In other words, Keynes' so called paradox of thrift description of people getting fired left and right is 100% correct. Except that far from describing a problem in the economy, it is describing a solution to a problem, the problem of too many people having parasitic jobs. Those guys being fired ¨deserve" to be fired, in the sense that they are in unproductive jobs.

Thatś the first flaw in Keynes' paradox of thrift. He is seeing something with out knowing what it is. To him all those people getting fired is a disaster to be averted at all costs; to someone who knows whatś what, it is a healthy economy fixing itself by eliminating useless parasitic jobs.

The second flaw is that he didn´t think through what will happen to all those people out on the street. He assumed they are all doomed forever to be unemployed. But actually what will happen is that they will get productive jobs, probably at a lower wage than their inflated parasitic salary, and they will make us all richer. [Unless there are laws preventing this from happening, such as FDR introduced in the 30ś and Obama is doing now].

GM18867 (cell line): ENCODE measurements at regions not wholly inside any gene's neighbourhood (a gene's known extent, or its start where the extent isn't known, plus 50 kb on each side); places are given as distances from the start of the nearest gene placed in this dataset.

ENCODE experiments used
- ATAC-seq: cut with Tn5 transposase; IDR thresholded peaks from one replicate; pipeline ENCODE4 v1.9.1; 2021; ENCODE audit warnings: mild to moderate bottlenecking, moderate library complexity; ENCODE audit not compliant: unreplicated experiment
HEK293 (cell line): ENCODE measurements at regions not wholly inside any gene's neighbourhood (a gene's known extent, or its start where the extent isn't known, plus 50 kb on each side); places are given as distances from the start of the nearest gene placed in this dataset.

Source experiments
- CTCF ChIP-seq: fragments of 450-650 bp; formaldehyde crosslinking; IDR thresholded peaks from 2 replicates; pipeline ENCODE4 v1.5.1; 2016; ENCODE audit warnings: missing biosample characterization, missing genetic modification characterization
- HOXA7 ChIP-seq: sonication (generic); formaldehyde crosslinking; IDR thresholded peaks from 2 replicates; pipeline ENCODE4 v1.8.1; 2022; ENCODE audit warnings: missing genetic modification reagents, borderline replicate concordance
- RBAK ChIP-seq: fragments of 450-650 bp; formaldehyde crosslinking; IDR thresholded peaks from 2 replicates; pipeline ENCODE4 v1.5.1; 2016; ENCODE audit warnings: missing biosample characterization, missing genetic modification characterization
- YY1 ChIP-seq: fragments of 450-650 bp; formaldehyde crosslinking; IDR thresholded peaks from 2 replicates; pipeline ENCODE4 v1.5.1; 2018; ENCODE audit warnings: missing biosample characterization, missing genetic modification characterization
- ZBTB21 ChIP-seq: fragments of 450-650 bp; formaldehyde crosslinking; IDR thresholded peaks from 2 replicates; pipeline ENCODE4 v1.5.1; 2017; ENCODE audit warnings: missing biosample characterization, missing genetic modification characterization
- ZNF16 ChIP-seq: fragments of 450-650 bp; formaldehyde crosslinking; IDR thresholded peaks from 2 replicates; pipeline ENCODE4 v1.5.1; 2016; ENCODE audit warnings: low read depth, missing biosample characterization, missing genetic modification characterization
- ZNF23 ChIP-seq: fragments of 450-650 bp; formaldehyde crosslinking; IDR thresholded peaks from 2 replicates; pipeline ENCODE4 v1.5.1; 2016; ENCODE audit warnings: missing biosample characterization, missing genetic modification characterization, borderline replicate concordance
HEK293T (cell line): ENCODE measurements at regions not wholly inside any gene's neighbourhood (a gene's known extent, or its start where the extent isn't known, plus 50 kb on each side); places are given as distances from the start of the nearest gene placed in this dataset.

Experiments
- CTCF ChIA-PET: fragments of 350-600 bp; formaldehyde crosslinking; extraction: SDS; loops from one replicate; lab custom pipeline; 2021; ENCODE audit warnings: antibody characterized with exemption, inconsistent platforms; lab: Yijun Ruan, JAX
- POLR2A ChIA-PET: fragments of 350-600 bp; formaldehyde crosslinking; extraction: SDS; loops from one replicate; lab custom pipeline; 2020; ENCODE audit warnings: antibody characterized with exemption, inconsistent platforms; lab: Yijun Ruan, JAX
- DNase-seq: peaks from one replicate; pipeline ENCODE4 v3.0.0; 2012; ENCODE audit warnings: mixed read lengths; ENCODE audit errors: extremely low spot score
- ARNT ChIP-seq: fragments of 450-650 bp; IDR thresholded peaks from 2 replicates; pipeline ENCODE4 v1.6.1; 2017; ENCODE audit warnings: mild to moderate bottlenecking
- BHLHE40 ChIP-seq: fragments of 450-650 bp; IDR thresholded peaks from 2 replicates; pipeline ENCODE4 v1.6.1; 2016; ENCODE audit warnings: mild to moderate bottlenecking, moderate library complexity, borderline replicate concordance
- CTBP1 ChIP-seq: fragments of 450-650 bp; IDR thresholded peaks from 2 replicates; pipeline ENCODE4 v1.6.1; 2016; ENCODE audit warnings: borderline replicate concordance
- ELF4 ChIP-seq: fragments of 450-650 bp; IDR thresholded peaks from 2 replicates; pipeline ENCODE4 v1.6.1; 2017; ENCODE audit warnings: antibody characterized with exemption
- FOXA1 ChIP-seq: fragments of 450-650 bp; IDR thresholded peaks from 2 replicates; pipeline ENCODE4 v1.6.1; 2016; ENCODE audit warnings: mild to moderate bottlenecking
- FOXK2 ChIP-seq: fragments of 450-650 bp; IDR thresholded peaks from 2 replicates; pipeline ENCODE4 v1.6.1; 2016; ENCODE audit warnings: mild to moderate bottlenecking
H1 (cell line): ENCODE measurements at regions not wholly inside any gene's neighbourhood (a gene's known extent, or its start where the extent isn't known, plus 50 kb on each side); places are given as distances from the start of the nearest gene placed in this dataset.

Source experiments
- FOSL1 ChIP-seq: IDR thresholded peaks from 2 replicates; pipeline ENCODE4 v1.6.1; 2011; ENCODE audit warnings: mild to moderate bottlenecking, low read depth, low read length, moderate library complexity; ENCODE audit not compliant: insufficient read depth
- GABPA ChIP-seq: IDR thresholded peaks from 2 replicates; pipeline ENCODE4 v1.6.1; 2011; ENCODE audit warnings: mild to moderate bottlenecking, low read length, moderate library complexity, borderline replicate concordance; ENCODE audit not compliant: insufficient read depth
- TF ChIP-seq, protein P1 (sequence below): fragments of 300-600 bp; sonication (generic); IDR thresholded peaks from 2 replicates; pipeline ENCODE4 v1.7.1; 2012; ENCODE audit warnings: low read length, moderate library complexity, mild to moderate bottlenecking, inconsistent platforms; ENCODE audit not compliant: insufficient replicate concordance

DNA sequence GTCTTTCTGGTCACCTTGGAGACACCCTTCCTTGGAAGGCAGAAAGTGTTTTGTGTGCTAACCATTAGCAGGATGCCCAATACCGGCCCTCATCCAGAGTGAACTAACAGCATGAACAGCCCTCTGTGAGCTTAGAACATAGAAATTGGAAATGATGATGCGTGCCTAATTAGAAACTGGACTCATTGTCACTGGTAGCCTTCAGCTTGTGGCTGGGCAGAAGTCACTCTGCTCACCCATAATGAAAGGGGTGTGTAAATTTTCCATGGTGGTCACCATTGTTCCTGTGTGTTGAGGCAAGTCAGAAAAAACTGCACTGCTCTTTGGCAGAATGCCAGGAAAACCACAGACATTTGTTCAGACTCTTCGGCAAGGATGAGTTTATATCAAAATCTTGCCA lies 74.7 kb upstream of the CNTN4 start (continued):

There is a final flaw, one we have talked about repeatedly in this humble blog. Job losses are not caused by lack of spending in general, but rather by lack of spending in some particular area, the one where the parasitic jobs are. Because if Mr A. doesn't spend his money, the money doesn't disappear. He puts it into a bank. The bank doesn't hide it under a mattress either, it lends it out to people [or nowadays to the govt, which is a whole 'nother problem]. I discuss this at length, with appropriate quotes from the greats, Hazlitt and Rothbard, right here [see point 2].

So back to the original question. Why didn´t those Austrians figure out the paradox of thrift, using the very methods they are so proud of? We know the answer now. They did indeed figure it all out, and put it in the proper context as well.

Friday, October 21, 2011

9-9-9, Peter Schiff, and Bob Wenzel.

There's been a lot of back and forth about Herman Cain's 9-9-9 plan over at the mises.org forums, at Bob Wenzel's blog, on Peter's radio show and other places. It's all deep stuff, if theoretical [cause Cain won't get elected, and if elected will not set up his 9-9-9 program], so here is Smiling Dave to lay it all out.

Just a note before we begin. If you don't even know how to find the source for the stuff I will attribute to the various people, then this whole thing is way over your head anyway. That is my excuse for not linking to everything.
[Second note: Had to rewrite parts of this, after JJ over at mises.org made some trenchant comments].

First, here are the points everyone agrees on: